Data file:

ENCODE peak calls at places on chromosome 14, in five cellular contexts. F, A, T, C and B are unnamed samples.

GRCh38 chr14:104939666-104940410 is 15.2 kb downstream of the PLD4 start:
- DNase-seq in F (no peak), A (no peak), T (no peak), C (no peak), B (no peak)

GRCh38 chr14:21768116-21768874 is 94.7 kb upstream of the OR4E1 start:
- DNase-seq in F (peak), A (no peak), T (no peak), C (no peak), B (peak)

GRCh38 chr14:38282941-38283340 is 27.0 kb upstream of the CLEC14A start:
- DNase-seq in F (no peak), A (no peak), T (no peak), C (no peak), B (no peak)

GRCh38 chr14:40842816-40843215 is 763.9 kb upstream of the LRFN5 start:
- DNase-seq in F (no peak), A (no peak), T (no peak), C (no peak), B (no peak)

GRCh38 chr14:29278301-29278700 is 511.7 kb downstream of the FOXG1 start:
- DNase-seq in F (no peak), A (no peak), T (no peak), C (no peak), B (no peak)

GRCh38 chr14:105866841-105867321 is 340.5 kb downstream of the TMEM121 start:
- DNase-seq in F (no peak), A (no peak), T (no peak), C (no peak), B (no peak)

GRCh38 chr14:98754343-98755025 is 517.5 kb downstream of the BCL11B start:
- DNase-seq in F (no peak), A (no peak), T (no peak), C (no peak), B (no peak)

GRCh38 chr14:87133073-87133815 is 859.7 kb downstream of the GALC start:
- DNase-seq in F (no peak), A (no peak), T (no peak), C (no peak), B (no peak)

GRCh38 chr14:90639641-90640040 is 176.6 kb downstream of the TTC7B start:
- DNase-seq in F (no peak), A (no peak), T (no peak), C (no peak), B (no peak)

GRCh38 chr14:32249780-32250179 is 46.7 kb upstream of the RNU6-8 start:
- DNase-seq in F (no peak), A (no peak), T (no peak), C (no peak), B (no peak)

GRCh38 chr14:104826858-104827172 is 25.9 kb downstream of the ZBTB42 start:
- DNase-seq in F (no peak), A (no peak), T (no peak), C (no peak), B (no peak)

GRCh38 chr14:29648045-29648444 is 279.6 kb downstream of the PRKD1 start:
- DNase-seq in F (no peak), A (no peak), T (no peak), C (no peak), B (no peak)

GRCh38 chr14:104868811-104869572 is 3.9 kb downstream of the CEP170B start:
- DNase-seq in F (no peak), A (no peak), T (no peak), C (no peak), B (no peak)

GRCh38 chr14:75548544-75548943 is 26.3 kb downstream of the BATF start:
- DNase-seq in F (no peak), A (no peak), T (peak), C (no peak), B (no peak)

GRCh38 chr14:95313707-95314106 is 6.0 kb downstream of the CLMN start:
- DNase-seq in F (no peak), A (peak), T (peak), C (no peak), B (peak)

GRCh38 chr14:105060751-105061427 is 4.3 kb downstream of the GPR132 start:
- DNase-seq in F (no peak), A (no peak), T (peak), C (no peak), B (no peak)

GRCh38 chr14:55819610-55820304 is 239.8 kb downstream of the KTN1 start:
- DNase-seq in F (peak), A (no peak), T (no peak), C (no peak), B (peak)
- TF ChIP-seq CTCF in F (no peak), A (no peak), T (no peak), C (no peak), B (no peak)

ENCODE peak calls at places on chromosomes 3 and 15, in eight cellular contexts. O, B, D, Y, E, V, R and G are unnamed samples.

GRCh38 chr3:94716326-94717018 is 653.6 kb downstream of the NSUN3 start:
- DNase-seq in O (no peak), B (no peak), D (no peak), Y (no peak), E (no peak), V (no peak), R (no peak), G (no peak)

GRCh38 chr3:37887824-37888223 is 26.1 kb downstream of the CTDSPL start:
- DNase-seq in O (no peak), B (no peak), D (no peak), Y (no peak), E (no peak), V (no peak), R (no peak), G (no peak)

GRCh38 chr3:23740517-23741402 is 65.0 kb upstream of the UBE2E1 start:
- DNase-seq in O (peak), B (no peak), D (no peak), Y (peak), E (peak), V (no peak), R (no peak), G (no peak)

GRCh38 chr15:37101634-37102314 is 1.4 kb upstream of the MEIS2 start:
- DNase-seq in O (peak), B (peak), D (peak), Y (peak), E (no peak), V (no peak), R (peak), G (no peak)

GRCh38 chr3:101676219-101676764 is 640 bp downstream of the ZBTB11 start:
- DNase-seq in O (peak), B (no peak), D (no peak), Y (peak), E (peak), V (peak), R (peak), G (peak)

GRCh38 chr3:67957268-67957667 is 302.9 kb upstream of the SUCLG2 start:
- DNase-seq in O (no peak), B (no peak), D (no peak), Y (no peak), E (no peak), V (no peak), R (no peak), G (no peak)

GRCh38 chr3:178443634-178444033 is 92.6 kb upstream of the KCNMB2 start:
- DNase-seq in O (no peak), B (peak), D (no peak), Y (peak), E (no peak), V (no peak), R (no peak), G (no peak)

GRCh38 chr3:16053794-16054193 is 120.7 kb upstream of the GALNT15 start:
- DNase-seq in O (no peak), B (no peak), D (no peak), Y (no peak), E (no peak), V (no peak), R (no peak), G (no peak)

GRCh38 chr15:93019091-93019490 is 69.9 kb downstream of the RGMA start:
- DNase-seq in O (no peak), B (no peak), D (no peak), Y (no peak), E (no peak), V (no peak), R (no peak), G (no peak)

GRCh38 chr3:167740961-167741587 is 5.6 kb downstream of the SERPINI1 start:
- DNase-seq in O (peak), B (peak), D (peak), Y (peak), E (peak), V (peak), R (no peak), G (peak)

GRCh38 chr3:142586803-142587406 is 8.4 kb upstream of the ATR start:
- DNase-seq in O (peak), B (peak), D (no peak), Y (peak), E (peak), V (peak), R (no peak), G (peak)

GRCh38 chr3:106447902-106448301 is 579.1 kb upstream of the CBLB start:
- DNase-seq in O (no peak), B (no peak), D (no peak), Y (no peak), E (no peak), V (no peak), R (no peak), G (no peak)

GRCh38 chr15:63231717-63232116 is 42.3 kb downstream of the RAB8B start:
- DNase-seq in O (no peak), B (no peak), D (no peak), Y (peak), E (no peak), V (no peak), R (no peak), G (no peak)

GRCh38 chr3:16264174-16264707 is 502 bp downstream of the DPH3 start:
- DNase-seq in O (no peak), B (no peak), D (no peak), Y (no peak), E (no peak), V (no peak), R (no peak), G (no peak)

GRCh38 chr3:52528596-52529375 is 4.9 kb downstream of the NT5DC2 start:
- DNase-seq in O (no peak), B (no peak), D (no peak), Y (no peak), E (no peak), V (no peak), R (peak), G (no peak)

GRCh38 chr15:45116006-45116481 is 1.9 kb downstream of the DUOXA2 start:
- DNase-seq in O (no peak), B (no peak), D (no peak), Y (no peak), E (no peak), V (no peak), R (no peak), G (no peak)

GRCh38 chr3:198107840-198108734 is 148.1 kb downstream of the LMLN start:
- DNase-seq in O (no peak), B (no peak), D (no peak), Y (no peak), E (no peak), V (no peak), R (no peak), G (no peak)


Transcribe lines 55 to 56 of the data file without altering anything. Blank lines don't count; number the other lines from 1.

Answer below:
- DNase-seq in O (no peak), B (no peak), D (no peak), Y (no peak), E (no peak), V (no peak), R (no peak), G (no peak)

GRCh38 chr3:167740961-167741587 is 5.6 kb downstream of the SERPINI1 start: